There was a time when movies from Yash Raj Films(YRF) were the most anticipated events of the summer. Tight scripts, sharp dialogues and crisp visuals were wrapped in a tasty confection decorated with chaste but gorgeous white-clad heroines and Swiss locales. YRF has been responsible for mainstream classics like Deewar and Trishul but lately, the prestigious banner seems to have gone into a prolonged slump.
I can almost pinpoint the beginning of the decline. The year was 1995, and young Aditya Chopra has just helmed one of the biggest Bollywood hits of all time, Dilwale Dulhaniya Le Jayenge. Thrilled by the success of DDLJ, the elder Chopra passed the baton, content to direct the occasional movie under what was now, for all practical purposes, his son’s production house.
Since then, there has been a concerted push to change the tone of the YRF offerings, an aggressive wooing of the young and happening crowd, as exemplified by the disastrous Neal and Nikki, a ghastly voyeuristic film more obsessed with the exposed underwear of its fledgling heroine Tanisha( Kajol’s sister) rather than any adherence to story or script.
Other duds like Tara Rum Pum and Jhoom Barabar Jhoom have exacerbated the crisis, which appears to be spreading to the rest of mainstream Bollywood, given the influence and predominance of the Yash Raj banner. A formula appears to have emerged in this decade that characterizes these movies: Glossy production values, technical brilliance, A-list stars, funky clothes, plots and locations that bear more than a passing resemblance to Hollywood and none at all to reality, English-laden dialogues, heavily synthesized dance music, and a barely dressed cast. There is no evidence that this formula is working but, like lemmings, every other movie that comes out of Bollywood these days faithfully adheres to it.
Tashan (loosely translated as “style” or “attitude”) is yet another example of this current mode of film-making. Produced by YRF, it is directed by yet another in-house talent who has been offered a chance to direct.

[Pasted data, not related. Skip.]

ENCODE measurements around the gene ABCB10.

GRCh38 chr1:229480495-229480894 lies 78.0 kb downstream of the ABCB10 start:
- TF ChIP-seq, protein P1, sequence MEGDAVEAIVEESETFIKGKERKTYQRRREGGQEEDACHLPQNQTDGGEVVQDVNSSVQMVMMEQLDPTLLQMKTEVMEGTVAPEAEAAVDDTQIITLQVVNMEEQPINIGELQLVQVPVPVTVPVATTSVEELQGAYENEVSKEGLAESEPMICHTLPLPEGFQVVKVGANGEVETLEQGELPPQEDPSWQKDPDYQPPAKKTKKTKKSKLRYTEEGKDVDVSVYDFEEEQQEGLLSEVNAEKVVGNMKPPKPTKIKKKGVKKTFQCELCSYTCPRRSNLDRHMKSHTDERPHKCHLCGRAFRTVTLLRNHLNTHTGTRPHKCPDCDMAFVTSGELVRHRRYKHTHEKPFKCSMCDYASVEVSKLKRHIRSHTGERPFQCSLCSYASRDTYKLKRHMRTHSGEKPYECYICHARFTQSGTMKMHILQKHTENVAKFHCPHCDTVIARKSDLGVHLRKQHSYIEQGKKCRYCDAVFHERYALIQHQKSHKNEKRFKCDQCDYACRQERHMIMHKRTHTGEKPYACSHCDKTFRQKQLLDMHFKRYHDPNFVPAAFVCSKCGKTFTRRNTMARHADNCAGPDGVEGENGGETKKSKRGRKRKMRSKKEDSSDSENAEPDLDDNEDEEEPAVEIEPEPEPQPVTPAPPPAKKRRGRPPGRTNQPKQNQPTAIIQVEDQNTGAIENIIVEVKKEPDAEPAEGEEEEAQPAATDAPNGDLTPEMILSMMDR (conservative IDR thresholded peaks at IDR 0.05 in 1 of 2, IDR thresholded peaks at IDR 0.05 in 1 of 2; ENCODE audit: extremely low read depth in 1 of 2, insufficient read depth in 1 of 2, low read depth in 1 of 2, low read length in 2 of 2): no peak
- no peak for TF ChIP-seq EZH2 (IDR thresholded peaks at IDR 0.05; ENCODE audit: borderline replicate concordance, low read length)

It begins promisingly enough; a red mini convertible weaves on a deserted road as its radio alternates between pop and Hindi music before it plunges into a lake. The first 15 minutes of the movie are pure Bollywood masala, delicious and funny. From there the movie deteriorates rapidly into farce despite the heroic efforts of a terrific and terrifically misused cast.
Once you separate the huge amounts of fluff, the basic plot is not bad( not original in the least and owing more than a passing inspiration to Hollywood, but not bad). Jimmy Cliff( all the characters have crazy names), played by Saif Ali Khan, is a call center operator who is lured by the seemingly wholesome Pooja (Kareena) into embezzling 25 crores from her boss, the UP don Bhaiyyaji( hammed outrageously by Anil Kapoor, who seems to have found a post-hero niche in these “Country bumpkin turned mod” roles). Akhsay Kumar, calling himself Bachchan Bachchan Pandey(I’m pretty sure there are 2 B’s there) is the bounty hunter recruited to chase the two lovebirds.
Now if the director had stayed with this plot, instead of adding more and more ingredients to the simple chawal dal, Tashan might have ended up a great movie, worthy of repeat viewings. Saif is tailor-made for the role, playing a lover boy with a horseshoe moustache with pizzazz. Kareena looks awesome, even doing a Halle Berry and emerging from the sea in (gasp!) a tinier outfit than Halle. Usually when the leads are involved off-screen, the on-screen chemistry falls flat but not here – the two positively sizzle. Akhay Kumar does the best possible with his role and gamely makes a fool of himself when required.
But instead of sticking to its obvious strengths, Tashan goes all over the place in an attempt to please every segment of the Indian audience. There are two identically dressed comic sidekicks who made me want to scream, a long emotional flashback sequence for both Kareena and Akshay, and a 30-minute climax scene that feels like Sholay on drugs and a multi-crore budget. I suspect this is because the plot is a total lift from some Hollywood movie( enlighten me please, dear readers) and the director and scriptwriter felt honor bound to make it their own by adding their touches to it.
The music is peppy but forgettable and the songs really seem extraneous, like they used to in the 80’s when they had no relation to the plot. Their only purpose seems to be to display a variety of toned bodies to hormonally-challenged young males( and females).
The end result is a crazy mishmash of high-octane but senseless action and pointless slapstick, ridiculous props and half-naked women (and men). The actors keep irritatingly breaking the fourth wall and talking to the audience. There is a bra joke that goes on too long (and shouldn’t have been there in the first place) and you feel sad for these talented actors (remember Saif and Kareena in Omkara?) for having to do this kind of stuff.
I hope Tashan is a super, super flop so Bollywood and Yash Raj Films can find their way back to the wholesome movies that made their audiences laugh, weep and engage with the characters for so many years in great mainstream movies like Lamhe, Dil to Pagal Hai and Bunty Aur Babli. Avoid it unless desperate for some mainstream filmy fare.
Tashan *ring Saif Ali Khan, Kareena Kapoor, Akshay Kumar, Anil Kapoor
Directed by Vijay Krishna Acharya
Produced by Yash Raj Films.
My rating: 2 stars out of 5.